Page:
Jesus Goes to Hobby Lobby

At my university, I manage a student organization for creative writers. In addition to workshops, readings, etc., we host craft nights that pertain to writing and literature. Since we are located in a smaller town with few available art-centric resources and since I am admittedly not always the best planner, I occasionally end up buying some of our supplies from Hobby Lobby, the begrudged craft store not far from campus. For example, the organization’s Writer’s Block Party required acrylic spray that would add a glossed finish to members’ works, and I (poor planner that I am) ended up at Hobby Lobby on the day of our event asking an employee to help find the product. Alas.

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Me with that damned Hobby Lobby acrylic spray. *pitch forks! fire!*
Someone! Quick! Mop that floor.

With a more liberal-leaning membership and support system, some people voiced concerns about purchasing products from Hobby Lobby. Our more conservative members were silent. They didn’t praise our “support” of Hobby Lobby. When asked, many of them said they didn’t care at all and thought the whole thing was being “blown out of proportion.”

The popular view in the media was that conservatives were going wild over the Supreme Court decision to favor Hobby Lobby’s charged mandate against providing female employees with contraceptive coverage. Hobby Lobby has claimed to be a reflection of Christian values. (I guess, this explains why I never see any snazzy Margaritaville signs in their stores.) Many conservatives who support the pro-life movement thought Hobby Lobby was making a crucial stand for their freedoms and quickly joined in the crusade by posting their opinions on social media websites. The most popular question being, “How can the Government make Christians pay for abortions?”

On June 30, 2014, the Supreme Court decision was made, and conservatives celebrated. Many considered this ruling to be a success for freedom of religion and began writing posts on Facebook and Twitter about a “rare triumph. . . in the war against Christianity.”

During all this yaysaying and war victory celebrating and liberal head shaking, we failed to see one simple detail:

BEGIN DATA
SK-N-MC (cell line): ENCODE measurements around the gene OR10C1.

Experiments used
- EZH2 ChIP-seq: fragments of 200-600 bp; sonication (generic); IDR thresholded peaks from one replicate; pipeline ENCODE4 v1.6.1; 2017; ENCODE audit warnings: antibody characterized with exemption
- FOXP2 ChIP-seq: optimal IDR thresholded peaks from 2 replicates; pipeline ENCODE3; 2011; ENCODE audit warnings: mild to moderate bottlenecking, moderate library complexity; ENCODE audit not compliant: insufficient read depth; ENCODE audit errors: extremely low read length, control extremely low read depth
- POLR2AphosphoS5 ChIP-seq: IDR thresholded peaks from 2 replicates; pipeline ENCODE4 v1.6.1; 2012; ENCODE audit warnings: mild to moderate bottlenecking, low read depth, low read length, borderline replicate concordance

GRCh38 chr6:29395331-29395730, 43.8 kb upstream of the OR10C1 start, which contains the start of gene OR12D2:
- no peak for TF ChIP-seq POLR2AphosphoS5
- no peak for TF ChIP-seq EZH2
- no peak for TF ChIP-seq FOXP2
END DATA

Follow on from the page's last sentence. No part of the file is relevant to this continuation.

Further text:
“The most straightforward way of doing this would be for the Government to assume the cost of providing the four contraceptives at issue to any women who are unable to obtain them under their health-insurance policies due to their employers’ religious objections.”

Burwell v. Hobby Lobby

Who is “the Government” exactly? Well, taxpayers. Me, the conservatives and their pro-choice neighbor. In celebrating the rights of for-profit corporations to have religious freedom, many conservatives failed to see the scope of this detail. Corporations were the winner in Burwell v. Hobby Lobby. Not conservatives or Christians or protesting activists. Hobby Lobby decided not to pay their share and thus burdened taxpayers. None of this is a new story. Pacifists have long been paying taxes that go to military support. Atheists have shouldered a larger tax responsibility, because many churches are tax-exempt.

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Hobby Lobby sold its case as being a huge victory for the conservative pro-life movement to garner customers and higher sales. It made Christians believe that their corporation was carrying some huge burden for them on the front lines of the “war against Christianity” when really this court ruling was a huge loss for everyone but Hobby Lobby and other future corporations that could possibly pass off their fiscal obligations to taxpayers.

It does make me feel somewhat disgusted to find myself shopping in Hobby Lobby and to know that I will probably end up there again sometime in the next year, but it’s not because of my anti-religious leanings. It’s because of my feminist ideology. I am exhausted at women being treated like objects again in some sort of religious contest. I am exhausted at seeing the working class woman disproportionately affected by a demagogic corporation. I am exhausted by reading another ridiculous gender-based legislative act. Here is to hoping that we remain conscious of the disingenuous nature in these acts and the consequences of such ubiquitous crusades.

Positivity Week: Day 7

Positivity Week Prompt

Day 7: Those Who Are No Longer With Us
This last day is to remember someone (person or even an animal), that in some way had a positive impact on you. It can be more than one person and not even someone you were very close to or knew very long. As long as they somehow had a positive impact on you, share it here.

In 1994, my father was diagnosed with idiopathic cardiomyopathy. He needed a heart transplant. On January 23rd, my father received his donation from a beautiful Italian woman named Laura Pennisi.

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Without Laura and her family’s decision, I would have grown into a dramatically different person. A woman I never had the privilege of meeting changed the course of my life. My brother was born five years after my father’s transplant, and my subsequent atheist philosophy found its anonymous beginnings in the understanding of organ donation.

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In past years, when attempting to better discern myself and develop my beliefs, I conducted presentations on Donate Life, participated in fundraisers for transplant patients, and wrote numerous informative essays on the importance of organ donation. People like Laura Pennisi and her family have started a subliminal chain reaction. Their decision and its outcome inspired me to speak about a cause. I cannot say if my early activist pursuits changed the minds of any audience member, but I do know that many of my childhood friends became organ donors after meeting my father and hearing our story.